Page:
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In Chapter Two of The Great Gatsby, how does Myrtle behave as the party progresses?

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ShayMyName | Student | (Level 1) Honors

Posted January 29, 2013 at 4:53 AM via iOS

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In Chapter Two of The Great Gatsby, how does Myrtle behave as the party progresses?

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mwestwood | College Teacher | (Level 3) Distinguished Educator

Posted January 29, 2013 at 6:38 AM (Answer #1)

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Once in New York, Myrtle Wilson has done more than change her dress. Letting four taxis pass by until she finds a new one with lavender seats, Mrs. Wilson affects a behavior that belies her true social status. For instance, she asks Tom to buy her a dog and calls her sister Catherine, who Myrtle says is considered "to be very beautiful by people who ought to know." Then, she phones the McKees, who live in an apartment in the same building, and invites them to her rooms that Tom has rented. However, in contradiction of her facade of being a socialite, Myrtle has several outdated copies of Town Tattle along with some of the "scandal magazines."

After the McKees arrive, Myrtle changes into a cream-colored chiffon dress, and her personality seems to change with it, Nick remarks,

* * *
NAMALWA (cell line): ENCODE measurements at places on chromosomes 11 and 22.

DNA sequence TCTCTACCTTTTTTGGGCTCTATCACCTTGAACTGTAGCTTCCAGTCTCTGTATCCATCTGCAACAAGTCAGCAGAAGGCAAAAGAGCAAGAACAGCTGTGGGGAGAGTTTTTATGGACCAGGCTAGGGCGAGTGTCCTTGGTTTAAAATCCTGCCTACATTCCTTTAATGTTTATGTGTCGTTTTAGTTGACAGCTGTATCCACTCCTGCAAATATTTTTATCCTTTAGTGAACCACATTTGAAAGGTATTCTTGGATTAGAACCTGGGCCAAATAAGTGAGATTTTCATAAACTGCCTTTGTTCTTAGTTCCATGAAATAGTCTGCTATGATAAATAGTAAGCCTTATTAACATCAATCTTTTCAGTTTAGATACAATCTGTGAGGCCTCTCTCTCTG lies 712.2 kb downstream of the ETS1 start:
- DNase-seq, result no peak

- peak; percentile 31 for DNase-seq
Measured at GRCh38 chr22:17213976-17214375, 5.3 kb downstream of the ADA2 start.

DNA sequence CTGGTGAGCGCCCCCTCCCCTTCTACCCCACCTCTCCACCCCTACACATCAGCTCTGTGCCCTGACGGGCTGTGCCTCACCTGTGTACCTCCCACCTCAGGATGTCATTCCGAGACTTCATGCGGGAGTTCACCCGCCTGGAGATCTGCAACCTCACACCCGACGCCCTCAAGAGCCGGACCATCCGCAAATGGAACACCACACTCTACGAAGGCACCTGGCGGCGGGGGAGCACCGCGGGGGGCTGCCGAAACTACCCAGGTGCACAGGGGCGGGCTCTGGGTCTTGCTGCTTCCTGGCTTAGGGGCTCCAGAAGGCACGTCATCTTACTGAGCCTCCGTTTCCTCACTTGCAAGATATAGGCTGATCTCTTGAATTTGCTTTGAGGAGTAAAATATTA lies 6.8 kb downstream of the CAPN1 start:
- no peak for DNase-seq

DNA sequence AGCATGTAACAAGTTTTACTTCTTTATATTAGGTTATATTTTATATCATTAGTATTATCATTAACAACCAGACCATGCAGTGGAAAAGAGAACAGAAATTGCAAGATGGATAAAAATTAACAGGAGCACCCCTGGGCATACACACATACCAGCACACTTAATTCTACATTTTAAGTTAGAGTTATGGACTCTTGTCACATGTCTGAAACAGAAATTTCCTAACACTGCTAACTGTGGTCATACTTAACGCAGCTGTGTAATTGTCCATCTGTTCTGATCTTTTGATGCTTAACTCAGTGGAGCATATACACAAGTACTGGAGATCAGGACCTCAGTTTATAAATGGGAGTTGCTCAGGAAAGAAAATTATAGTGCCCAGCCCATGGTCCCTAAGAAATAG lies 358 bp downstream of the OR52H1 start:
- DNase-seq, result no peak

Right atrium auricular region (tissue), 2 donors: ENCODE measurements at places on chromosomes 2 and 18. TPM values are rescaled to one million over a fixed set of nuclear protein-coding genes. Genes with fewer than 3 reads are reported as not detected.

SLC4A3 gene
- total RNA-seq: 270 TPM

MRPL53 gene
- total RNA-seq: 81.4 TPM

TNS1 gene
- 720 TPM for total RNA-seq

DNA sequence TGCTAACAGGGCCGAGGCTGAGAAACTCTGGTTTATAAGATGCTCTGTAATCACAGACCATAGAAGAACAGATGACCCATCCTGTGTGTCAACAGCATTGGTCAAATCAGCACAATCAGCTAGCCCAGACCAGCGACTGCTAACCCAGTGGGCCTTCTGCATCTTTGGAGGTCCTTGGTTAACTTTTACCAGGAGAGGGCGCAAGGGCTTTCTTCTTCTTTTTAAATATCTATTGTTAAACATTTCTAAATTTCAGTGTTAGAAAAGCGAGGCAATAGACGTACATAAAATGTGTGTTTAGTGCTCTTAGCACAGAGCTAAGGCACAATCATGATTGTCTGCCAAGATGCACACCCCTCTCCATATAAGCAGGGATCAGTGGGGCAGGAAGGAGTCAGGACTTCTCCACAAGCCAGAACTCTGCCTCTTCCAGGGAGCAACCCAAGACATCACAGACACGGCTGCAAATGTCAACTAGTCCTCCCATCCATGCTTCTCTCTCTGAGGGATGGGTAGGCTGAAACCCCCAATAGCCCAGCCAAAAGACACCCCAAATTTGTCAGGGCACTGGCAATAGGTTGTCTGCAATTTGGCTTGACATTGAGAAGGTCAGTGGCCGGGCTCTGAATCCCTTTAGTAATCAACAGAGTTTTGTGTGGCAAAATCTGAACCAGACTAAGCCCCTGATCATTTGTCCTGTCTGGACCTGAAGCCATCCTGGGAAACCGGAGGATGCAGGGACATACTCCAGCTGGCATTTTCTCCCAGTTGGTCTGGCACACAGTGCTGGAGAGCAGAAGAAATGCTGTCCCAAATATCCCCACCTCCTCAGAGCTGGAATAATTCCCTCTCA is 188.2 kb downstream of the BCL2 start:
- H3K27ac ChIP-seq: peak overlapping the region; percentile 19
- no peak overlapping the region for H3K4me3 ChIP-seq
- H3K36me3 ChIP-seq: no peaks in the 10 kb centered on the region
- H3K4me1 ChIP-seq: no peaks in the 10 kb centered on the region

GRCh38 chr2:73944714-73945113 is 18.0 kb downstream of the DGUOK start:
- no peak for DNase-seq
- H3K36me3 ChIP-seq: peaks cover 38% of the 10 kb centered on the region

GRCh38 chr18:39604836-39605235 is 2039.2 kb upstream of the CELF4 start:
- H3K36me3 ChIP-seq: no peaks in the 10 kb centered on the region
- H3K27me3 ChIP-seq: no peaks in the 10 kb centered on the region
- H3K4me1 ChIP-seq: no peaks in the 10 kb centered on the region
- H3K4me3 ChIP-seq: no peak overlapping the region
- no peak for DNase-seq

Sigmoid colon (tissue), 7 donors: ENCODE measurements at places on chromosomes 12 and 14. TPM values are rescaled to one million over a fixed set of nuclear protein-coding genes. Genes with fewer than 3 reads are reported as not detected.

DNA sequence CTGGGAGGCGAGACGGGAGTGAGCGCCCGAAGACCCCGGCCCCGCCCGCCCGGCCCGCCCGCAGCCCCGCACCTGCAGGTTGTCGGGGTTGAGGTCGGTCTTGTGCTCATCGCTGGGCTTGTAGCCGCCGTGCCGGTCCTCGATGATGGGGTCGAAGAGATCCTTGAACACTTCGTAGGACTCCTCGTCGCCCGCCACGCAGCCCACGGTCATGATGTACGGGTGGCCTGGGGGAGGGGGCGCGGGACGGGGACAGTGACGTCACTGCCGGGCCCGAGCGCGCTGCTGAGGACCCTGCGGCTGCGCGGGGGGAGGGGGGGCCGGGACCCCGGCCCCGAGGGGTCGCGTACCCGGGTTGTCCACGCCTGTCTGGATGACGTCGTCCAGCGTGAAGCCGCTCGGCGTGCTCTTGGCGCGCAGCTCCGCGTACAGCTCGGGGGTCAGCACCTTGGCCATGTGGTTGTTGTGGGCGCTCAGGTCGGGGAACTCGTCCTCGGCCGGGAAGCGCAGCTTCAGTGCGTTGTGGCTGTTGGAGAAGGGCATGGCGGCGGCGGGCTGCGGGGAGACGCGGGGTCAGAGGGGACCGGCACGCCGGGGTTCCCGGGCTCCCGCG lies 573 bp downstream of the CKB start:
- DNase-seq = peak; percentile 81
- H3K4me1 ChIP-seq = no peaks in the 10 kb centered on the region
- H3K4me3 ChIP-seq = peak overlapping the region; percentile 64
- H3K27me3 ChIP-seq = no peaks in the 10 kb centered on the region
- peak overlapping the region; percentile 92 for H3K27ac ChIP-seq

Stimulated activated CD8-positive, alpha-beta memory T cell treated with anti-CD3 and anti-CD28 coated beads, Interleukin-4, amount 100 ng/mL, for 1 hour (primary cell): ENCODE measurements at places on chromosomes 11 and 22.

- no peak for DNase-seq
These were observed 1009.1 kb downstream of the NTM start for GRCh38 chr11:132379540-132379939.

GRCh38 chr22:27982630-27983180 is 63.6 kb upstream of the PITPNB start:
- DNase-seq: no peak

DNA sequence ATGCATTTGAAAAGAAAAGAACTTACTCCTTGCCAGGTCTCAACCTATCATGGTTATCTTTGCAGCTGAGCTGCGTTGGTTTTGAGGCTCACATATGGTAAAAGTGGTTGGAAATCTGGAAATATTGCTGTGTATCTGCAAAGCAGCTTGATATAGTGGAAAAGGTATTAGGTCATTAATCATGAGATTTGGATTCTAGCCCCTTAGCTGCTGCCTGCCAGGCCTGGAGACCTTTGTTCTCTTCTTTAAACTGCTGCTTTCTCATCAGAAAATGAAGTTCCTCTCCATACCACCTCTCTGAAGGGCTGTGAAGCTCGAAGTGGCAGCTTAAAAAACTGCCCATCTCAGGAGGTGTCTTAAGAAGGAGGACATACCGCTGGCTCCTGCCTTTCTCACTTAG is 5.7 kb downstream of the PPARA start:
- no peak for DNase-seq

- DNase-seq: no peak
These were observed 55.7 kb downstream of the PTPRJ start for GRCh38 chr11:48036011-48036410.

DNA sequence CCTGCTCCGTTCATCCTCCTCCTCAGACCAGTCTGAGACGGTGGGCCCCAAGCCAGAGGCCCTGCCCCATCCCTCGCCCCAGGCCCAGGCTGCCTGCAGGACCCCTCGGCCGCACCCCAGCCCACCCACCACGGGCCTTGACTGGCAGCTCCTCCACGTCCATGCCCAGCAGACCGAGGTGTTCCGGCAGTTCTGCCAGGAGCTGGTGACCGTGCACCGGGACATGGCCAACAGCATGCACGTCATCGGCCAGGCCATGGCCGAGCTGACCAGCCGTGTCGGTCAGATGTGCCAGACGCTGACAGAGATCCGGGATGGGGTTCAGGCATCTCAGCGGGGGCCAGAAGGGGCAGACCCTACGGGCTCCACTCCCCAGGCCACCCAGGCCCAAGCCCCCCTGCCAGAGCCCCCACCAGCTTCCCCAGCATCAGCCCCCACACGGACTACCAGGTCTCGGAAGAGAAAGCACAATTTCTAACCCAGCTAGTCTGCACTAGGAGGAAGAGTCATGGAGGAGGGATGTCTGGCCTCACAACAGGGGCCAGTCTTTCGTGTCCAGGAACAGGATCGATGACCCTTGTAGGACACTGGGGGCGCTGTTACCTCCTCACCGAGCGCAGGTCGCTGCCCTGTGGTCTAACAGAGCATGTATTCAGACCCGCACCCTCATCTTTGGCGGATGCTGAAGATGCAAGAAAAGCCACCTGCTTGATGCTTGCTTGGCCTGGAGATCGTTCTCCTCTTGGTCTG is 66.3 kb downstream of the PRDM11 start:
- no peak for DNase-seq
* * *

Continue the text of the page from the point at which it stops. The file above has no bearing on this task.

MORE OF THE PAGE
The intense vitality that had been so remarkable in the garage was converted into impressive hauteur. Her laughter, her gestures, her assertions became more violently affected moment by moment....

When she is complimented on her dress, Myrtle says, "It's just a crazy old thing," as though she owns many dresses of this quality. And, when Tom tells her to get more ice, Myrtle acts as though she is one of the haughty upper class:

"I told that boy about the ice....These people! You have to keep after them all the time."

Glancing at Nick, she laughs emptily; she "flounces over" to the dog, kissing it "with ecstasy" and then hurries into the kitchen as though, Nick narrates, chefs waited for her orders.

As the afternoon wanes, Myrtle's artificiality expands as she disparages her husband, saying that she married him "because I thought he was a gentleman," and she moves closer to Nick, and sensually pours out the story of how she met Tom.  Turning to Mrs. McKee, she continues her charade of being a lady of wealth and position as she says she must have a massage, a wave in her hair, and a collar for her dog, and a wreath for her mother's grave. However, she oversteps her role and loses control, for when she makes remarks about Daisy, Tom unemotionally breaks her nose, ending the day's theatrics. 

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